December 2023 Market Snapshot

Monthly Overview

November proved to be an exceptional month for both stocks and bonds as the expectation that the Federal Reserve is nearing the conclusion of its hiking cycle became further embedded. Investors digested more economic data that pointed towards a soft landing for the U.S. economy, including higher-than expected U.S. Q3 GDP growth and a further drop in inflation. The S&P 500 Index performed remarkably well, marking its second-best November in the last four decades.

Canada’s benchmark S&P/TSX Composite Index was 7.2% higher in November, as all of its underlying sectors were positive during the month. The information technology sector was the largest contributor to the index return, with a rise of 27.3% in November. The financials, real estate and telecommunication services sectors also rose by 9.8%, 7.8% and 7.1%, respectively. Small-cap stocks, as measured by the S&P/TSX SmallCap Index, were up 4.6% for the month.

The U.S. dollar fell by 2.3% versus the loonie during the month, dampening returns of foreign markets from a Canadian investor’s standpoint. Note that all returns in this paragraph are in CAD terms. U.S. based stocks, as measured by the S&P 500 Index, rose 6.6% in November. All but one of the underlying sectors were in the green for the month, with the information technology and real estate sectors as the leading contributors, gaining 10.3% and 9.9%, respectively. Energy was the only sector in the red, falling 3.7%. International stocks, as measured by the FTSE Developed ex-US Index, rose 7.2% during the month, while emerging markets gained 4.3%.

The investment grade fixed income indices we follow were up in November. Canadian investment grade bonds, as measured by the FTSE Canada Universe Bond Index, rose 4.3% during the month, while the key global investment grade bond benchmark and global high-yield issues were up 5.0% and 4.8%, respectively.

Turning to commodities, natural gas prices fell 21.6% during the month, while the price of a barrel of crude oil fell 6.2%. Copper, silver and gold had a positive month, rising 4.9%, 10.2% and 2.2%, respectively.

Inflation in Canada fell to 3.1% year-over-year in October, led by declines in costs for food and transportation. The Canadian economy created 17,500 jobs in October, as the nation’s unemployment rate rose to 5.7%. The Canadian economy contracted by 1.1% annually in the third quarter of 2023, marking its first decline since the second quarter of 2021. The Bank of Canada’s key interest rate remained steady for the third consecutive month at 5%.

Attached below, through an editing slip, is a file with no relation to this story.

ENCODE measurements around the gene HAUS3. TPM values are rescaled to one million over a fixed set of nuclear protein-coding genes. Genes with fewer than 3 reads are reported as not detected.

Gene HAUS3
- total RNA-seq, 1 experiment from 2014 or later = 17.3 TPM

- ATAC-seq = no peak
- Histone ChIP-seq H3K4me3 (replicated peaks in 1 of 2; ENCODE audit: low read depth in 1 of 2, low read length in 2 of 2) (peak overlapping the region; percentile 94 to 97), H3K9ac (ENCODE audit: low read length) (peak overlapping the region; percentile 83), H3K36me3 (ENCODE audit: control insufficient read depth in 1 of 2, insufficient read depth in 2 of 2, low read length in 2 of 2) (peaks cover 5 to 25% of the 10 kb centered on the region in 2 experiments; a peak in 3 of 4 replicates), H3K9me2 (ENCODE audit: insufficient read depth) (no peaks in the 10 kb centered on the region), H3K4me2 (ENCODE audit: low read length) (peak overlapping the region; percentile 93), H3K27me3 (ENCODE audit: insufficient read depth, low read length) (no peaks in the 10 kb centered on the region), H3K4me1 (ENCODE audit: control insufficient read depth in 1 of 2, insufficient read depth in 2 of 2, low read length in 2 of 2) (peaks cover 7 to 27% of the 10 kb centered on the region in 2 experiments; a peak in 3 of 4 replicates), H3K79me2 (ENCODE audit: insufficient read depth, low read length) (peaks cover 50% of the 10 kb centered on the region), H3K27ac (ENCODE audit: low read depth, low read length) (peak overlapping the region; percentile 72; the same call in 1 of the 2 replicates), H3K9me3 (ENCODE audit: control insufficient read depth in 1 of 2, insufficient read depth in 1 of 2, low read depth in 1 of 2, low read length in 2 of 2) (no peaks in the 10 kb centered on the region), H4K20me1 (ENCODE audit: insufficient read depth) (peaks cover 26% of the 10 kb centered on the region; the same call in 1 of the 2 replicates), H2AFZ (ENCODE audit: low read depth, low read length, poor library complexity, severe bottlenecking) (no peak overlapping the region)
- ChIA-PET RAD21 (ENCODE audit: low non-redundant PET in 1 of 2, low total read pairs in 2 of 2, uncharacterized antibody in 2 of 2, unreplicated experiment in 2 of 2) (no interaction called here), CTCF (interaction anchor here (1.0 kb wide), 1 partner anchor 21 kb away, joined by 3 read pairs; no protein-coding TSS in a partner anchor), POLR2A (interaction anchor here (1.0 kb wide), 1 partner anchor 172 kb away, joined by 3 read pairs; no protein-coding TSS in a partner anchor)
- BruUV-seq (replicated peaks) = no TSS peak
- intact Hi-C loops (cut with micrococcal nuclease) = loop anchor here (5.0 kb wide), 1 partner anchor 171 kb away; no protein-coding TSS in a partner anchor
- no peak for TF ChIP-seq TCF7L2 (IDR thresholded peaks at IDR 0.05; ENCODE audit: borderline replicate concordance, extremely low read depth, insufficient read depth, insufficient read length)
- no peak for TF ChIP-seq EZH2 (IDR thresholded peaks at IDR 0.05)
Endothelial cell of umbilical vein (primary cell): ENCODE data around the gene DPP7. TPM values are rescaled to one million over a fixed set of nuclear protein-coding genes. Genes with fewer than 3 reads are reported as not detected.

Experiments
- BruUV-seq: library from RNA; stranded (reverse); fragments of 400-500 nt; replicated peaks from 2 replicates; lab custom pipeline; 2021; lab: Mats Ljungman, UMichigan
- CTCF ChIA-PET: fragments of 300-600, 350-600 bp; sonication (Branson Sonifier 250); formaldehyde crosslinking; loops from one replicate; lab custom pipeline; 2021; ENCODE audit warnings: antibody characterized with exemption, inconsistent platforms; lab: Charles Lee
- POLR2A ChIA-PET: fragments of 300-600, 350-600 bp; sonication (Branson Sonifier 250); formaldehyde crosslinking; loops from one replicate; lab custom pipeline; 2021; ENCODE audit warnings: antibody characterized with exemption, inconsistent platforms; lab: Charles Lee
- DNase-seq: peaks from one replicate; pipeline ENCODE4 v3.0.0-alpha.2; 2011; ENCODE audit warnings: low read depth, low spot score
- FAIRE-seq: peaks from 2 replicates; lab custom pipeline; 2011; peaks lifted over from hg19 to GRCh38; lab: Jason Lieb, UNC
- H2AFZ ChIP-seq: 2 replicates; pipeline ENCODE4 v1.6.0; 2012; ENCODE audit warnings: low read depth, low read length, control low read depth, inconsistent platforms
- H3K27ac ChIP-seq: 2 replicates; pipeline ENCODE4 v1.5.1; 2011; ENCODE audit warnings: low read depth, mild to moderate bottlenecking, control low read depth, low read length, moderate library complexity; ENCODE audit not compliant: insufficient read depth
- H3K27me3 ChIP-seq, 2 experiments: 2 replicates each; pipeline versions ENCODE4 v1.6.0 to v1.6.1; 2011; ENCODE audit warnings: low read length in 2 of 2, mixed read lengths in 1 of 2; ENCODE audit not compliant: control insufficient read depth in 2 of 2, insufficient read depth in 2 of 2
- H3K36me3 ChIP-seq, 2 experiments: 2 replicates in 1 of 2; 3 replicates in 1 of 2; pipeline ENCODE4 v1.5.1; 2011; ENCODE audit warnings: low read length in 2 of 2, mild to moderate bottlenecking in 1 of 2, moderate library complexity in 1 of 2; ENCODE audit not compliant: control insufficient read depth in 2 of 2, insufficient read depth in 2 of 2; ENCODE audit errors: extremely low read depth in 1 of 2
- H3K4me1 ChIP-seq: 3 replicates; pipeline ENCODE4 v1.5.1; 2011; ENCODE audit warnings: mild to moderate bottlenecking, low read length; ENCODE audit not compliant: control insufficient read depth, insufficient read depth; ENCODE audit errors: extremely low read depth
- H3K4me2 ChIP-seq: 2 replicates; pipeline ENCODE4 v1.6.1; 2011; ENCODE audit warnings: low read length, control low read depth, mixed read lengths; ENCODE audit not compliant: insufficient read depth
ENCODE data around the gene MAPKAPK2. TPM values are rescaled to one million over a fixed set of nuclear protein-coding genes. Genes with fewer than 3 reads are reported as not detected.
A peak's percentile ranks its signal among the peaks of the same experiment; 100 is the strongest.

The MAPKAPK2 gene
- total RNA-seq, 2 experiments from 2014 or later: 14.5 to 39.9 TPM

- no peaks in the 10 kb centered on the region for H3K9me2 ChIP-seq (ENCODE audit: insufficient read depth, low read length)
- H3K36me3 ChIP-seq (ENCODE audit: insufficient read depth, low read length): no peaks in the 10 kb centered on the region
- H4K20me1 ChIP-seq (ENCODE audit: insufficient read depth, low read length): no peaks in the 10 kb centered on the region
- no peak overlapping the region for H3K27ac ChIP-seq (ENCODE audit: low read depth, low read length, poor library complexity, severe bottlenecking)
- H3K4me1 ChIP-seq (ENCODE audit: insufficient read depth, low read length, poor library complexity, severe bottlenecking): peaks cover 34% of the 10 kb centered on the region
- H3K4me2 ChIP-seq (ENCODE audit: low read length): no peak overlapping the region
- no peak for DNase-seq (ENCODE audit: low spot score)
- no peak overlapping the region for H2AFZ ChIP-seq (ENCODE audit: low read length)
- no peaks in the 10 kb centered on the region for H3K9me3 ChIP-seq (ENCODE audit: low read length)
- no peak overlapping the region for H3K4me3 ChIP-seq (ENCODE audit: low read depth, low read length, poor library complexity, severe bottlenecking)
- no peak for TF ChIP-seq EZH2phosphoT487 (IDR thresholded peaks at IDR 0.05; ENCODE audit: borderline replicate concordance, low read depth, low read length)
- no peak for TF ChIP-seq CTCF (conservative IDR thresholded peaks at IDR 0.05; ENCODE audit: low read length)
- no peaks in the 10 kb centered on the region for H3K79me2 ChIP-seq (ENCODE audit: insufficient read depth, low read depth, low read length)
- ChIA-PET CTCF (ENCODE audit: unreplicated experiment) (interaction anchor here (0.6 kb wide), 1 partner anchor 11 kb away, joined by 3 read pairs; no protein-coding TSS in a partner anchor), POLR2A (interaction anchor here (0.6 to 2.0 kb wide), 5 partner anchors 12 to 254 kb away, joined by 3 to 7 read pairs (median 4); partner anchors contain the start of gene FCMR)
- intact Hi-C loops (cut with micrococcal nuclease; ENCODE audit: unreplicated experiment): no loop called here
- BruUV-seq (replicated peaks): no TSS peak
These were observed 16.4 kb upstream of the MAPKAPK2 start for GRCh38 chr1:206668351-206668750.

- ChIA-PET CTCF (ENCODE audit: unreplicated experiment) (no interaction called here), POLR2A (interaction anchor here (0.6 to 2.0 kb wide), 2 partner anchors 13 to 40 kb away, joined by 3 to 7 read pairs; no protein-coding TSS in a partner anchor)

U.S. nonfarm payrolls increased by 150,000 in October, as the unemployment rate rose to 3.9%. The consumer price index fell to 3.2% year-over-year in October. The U.S. personal consumption expenditures price index was flat month-over-month, the weakest reading since July 2022. The U.S. economy expanded an annualized 5.2% in Q3 2023, marking the strongest growth since Q4 2021. The federal funds rate remained unchanged in November at a target range of 5.25% to 5.5%.

Chart of the Month

Stock markets have done very well when a period of central bank rate hikes comes to a conclusion. Looking at the six hiking cycles prior to the most recent one (U.S. data used in this example), the S&P 500 surged 19.7% in the 12 months after the Fed’s final rate increase. That average would be higher if it weren’t for the decline that occurred starting in May 2000, but that drawdown coincided with the rupture of one of the biggest stock market bubbles in history, so perhaps it’s a bit of a unique case. As things stand today, the last rate hike in the U.S. kicked in on July 27. Inflation has cooled significantly since then, and futures markets are overwhelmingly betting that the Fed is done. Since the last rate hike, the S&P 500 was higher by only about 1% to November 30 (about four months). If July 27 was indeed the last hike, and if the last 40 years of history are a guide, the next eight months could be particularly constructive for equity investors.

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